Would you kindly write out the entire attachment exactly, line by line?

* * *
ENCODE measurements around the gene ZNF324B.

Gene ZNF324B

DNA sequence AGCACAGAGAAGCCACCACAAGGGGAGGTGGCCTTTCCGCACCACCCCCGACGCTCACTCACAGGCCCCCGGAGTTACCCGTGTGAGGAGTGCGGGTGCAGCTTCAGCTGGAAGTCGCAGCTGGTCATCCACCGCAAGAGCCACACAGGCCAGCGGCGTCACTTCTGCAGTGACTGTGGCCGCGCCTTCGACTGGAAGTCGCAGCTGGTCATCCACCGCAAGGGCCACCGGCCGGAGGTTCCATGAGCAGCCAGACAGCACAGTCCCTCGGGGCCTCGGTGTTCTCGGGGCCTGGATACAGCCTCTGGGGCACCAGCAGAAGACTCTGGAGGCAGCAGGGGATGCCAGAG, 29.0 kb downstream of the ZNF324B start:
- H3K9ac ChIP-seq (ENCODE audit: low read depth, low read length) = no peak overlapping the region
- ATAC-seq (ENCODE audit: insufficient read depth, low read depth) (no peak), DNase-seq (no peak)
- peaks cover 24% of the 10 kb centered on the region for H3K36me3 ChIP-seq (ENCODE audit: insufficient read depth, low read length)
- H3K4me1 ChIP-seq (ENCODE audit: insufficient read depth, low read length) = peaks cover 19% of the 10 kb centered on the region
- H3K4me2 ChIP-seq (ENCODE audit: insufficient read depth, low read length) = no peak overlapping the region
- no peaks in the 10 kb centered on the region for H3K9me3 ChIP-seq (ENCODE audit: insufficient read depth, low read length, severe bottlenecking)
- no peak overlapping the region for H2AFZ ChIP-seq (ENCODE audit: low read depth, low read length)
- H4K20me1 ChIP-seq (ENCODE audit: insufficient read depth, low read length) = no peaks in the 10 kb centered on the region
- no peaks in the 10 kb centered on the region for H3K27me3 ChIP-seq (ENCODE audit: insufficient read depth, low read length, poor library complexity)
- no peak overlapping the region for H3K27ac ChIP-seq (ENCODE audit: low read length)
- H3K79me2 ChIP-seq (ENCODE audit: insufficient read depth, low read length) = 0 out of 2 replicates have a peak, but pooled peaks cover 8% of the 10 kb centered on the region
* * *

ENCODE measurements around the gene ZNF324B.

Gene ZNF324B

DNA sequence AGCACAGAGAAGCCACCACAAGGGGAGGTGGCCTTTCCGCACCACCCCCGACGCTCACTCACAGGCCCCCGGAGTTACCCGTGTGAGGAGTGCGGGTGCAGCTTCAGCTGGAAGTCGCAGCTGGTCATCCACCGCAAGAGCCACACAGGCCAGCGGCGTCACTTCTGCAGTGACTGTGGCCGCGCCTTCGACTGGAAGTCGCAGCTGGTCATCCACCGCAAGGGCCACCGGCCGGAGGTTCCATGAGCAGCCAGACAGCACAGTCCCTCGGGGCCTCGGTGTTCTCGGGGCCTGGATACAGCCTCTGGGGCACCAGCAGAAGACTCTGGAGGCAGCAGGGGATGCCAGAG, 29.0 kb downstream of the ZNF324B start:
- H3K9ac ChIP-seq (ENCODE audit: low read depth, low read length) = no peak overlapping the region
- ATAC-seq (ENCODE audit: insufficient read depth, low read depth) (no peak), DNase-seq (no peak)
- peaks cover 24% of the 10 kb centered on the region for H3K36me3 ChIP-seq (ENCODE audit: insufficient read depth, low read length)
- H3K4me1 ChIP-seq (ENCODE audit: insufficient read depth, low read length) = peaks cover 19% of the 10 kb centered on the region
- H3K4me2 ChIP-seq (ENCODE audit: insufficient read depth, low read length) = no peak overlapping the region
- no peaks in the 10 kb centered on the region for H3K9me3 ChIP-seq (ENCODE audit: insufficient read depth, low read length, severe bottlenecking)
- no peak overlapping the region for H2AFZ ChIP-seq (ENCODE audit: low read depth, low read length)
- H4K20me1 ChIP-seq (ENCODE audit: insufficient read depth, low read length) = no peaks in the 10 kb centered on the region
- no peaks in the 10 kb centered on the region for H3K27me3 ChIP-seq (ENCODE audit: insufficient read depth, low read length, poor library complexity)
- no peak overlapping the region for H3K27ac ChIP-seq (ENCODE audit: low read length)
- H3K79me2 ChIP-seq (ENCODE audit: insufficient read depth, low read length) = 0 out of 2 replicates have a peak, but pooled peaks cover 8% of the 10 kb centered on the region